The previous curiosity was an example of something that didn’t work, but one might argue should. This one is something that does work, and at first might be surprising. It revolves around the way Lua handles return values….

Let’s define a simple functions:

function Produces( a )
 return a, a\*2, a\*6 -- doesn't matter what, just a few values

The first behavior won’t be too surprising on the surface, but it does hint something strange is happening:

print ( Produces( 3 ) ) -- prints: 3 6 18

Our multiple return values aren’t bundled as an array, or a tuple as in other languages, they’re just sitting on the stack waiting to be consumed by the input to the next function. In Python, for instance, same code would print:

def Produces( a ):
 return a, a\*2, a\*6 # doesn't matter what, just a few values

print( Produces( 3 ) ) # prints: (3,6,18)

Those parenthesis () printed are key. They indicate the return values are a unit: a tuple that is, in fact, a single object. To break them apart, you have to manually unpack them in someway.

For Lua, the fact they aren’t packed together has implications beyond print, because it’s just a regular function. Instead of calling print directly, let’s call our own function:

function Consumes( a, b, c, d, e )
 print( a,b,c,d,e )

Consumes( 1, Produces(3) ) -- prints: 1 3 6 18 nil

Those values returned from Produces are just individual values hanging out on the Lua stack. In effect, we’ve injected the return values in the midst of another call:

  • push Consumes
  • push 1
  • push Produces 
  • push 3
  • call Produces
  • pop 3
  • push 3
  • push 6
  • push 18
  • return
  • call Consumes – sees: 1,3,6,18,nil

I can imagine this behavior could help when making declarative mini-languages – functions would provide in-place shortcuts for more complex declarations – but, the full implication isn’t clear to me.

One good question would be, how far can we push this behavior? What would happen if we followed a call to “Produces” with something else?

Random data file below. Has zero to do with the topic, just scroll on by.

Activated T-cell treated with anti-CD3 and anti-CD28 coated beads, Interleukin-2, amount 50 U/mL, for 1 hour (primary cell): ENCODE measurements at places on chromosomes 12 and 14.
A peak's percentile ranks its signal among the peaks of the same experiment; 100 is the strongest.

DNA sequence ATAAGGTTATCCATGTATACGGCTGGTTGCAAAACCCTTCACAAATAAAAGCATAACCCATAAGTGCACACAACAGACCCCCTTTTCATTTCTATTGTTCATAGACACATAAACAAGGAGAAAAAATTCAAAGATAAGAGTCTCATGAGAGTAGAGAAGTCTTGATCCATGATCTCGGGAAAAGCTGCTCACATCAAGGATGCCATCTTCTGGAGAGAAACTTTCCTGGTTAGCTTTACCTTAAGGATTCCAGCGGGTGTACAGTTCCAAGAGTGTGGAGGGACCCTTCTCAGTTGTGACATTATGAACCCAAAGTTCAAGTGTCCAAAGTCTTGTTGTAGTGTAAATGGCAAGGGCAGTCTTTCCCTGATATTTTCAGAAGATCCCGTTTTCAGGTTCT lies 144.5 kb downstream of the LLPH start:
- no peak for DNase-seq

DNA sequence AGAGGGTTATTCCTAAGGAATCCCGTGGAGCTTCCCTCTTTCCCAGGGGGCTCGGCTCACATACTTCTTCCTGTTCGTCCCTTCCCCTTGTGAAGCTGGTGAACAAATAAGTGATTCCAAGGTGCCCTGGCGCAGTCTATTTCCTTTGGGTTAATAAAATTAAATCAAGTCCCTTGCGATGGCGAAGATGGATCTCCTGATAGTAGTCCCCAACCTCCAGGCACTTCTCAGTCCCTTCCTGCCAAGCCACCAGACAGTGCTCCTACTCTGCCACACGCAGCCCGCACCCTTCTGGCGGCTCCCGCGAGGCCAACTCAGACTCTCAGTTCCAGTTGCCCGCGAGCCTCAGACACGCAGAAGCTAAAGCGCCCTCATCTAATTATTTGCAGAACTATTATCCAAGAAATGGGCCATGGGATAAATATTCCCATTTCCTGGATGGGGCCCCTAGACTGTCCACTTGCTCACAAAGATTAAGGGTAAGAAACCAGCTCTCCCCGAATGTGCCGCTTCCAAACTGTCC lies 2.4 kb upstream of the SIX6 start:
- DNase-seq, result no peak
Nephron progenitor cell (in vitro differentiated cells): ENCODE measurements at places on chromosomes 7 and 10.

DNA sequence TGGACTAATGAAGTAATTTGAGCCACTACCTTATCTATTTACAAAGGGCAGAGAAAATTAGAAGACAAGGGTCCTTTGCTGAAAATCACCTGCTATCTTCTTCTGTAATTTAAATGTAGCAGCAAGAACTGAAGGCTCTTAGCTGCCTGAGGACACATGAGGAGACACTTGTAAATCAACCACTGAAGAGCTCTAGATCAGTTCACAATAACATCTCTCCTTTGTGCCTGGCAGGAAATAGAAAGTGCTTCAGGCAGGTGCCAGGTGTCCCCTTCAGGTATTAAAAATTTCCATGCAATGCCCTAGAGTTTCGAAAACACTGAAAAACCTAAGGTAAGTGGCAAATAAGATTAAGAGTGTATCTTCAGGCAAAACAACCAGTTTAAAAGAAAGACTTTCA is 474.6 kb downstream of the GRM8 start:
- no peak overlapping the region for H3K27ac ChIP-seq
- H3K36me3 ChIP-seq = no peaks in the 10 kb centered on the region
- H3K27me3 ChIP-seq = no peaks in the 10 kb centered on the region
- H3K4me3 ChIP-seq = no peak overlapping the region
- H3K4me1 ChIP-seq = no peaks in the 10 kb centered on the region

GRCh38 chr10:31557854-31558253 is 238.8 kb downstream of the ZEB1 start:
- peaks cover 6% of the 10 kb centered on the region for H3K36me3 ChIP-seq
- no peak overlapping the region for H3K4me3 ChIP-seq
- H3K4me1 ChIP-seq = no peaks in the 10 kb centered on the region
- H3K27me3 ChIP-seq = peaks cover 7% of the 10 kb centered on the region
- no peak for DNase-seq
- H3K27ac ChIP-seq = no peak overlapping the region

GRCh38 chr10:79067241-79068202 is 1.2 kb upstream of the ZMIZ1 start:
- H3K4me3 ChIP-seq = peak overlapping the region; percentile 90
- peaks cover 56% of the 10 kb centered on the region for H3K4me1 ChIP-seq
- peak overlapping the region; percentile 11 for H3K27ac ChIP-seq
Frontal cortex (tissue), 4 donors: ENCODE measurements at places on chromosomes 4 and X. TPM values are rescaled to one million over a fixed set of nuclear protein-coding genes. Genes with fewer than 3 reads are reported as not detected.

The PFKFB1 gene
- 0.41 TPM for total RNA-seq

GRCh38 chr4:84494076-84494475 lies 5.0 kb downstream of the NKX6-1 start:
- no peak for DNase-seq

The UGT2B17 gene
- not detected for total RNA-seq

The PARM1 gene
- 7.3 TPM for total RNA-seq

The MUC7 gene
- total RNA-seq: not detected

Consumes( 1, Produces(3),  "end of the line" )

-- prints: 1  3  "end of the line"  nil  nil

Interestingly, our injected parameters are suddenly chopped off.  We might expect from the earlier behavior we’d see “1, 3, 6, 18, “end of line”.

Maybe, Lua has seen the new value, and in someway reset the stack. Okay, so let’s try one more:

Consumes( 1, Produces(3),  Produces(2) )

-- prints: 1  3  2  4  12

And, we get the old injection behavior again, but only for the trailing function.

When we compile the first Produces, Consumes example in luac and look at the op codes, just like the surmised push, pop behavior we see the injection in action:

 1 \[3\] CLOSURE   0 0 ; 0x100101200
 2 \[1\] SETGLOBAL 0 -1 ; Produces
 3 \[7\] CLOSURE   0 1 ; 0x1001013a0
 4 \[5\] SETGLOBAL 0 -2 ; Consumes
 5 \[9\] GETGLOBAL 0 -2 ; Consumes
 6 \[9\] LOADK     1 -3 ; 1
 7 \[9\] GETGLOBAL 2 -1 ; Produces
 8 \[9\] LOADK     3 -4 ; 3
 9 \[9\] CALL      2 2 0
 10 \[9\] CALL      0 0 1
 11 \[9\] RETURN    0 1

When we add “end of line”, however, we can see the compiler has indeed altered the call sequence. In line 9, Lua pops two of the return values before pushing our string.

 7 \[9\] GETGLOBAL 2 -1 ; Produces
 8 \[9\] LOADK     3 -4 ; 3
 9 \[9\] CALL      2 2 2 <-- was: 2,2,0; now: 2,2,2 
 10 \[9\] LOADK     3 -5 ; "end of line"
 11 \[9\] CALL      0 4 1
 12 \[9\] RETURN    0 1

Upon reflection, I think this is all a requirement of proper tail calls. Lua agrees to be agnostic about return values for as long as it can, allowing recursion without overwhelming the stack. It’s an interesting, curious, behavior to keep in the back of your head as shortcut for calling functions, but also as an occasional gotcha when you get more ( or less ) sent to a function than you might at first expect.

It might be interesting to take a look at a language like Erlang  ( which also supports tail calls ) to see how it handles functions like the “producer”, “consumer”. Maybe a good topic for a follow up post at some point. Link to heading

Comments: Link to heading

It’s called pop not consume lol. Link to heading

Unknown - Mar 1, 2013

It’s called pop not consume lol.

Awww… but, even a program has to eat. ;) Seriou… Link to heading

ionous - Mar 2, 2013

Awww… but, even a program has to eat. ;)

Seriously, though, i like the word because it implies the value is going to be used. “Pop”, in this context, feels ambiguous to me because the value could just as easily be discarded.

At any rate, the usage throughout is meant to parallel producer-consumer patterns, which use the terms in a similar way. I’m sorry if it caused any confusion!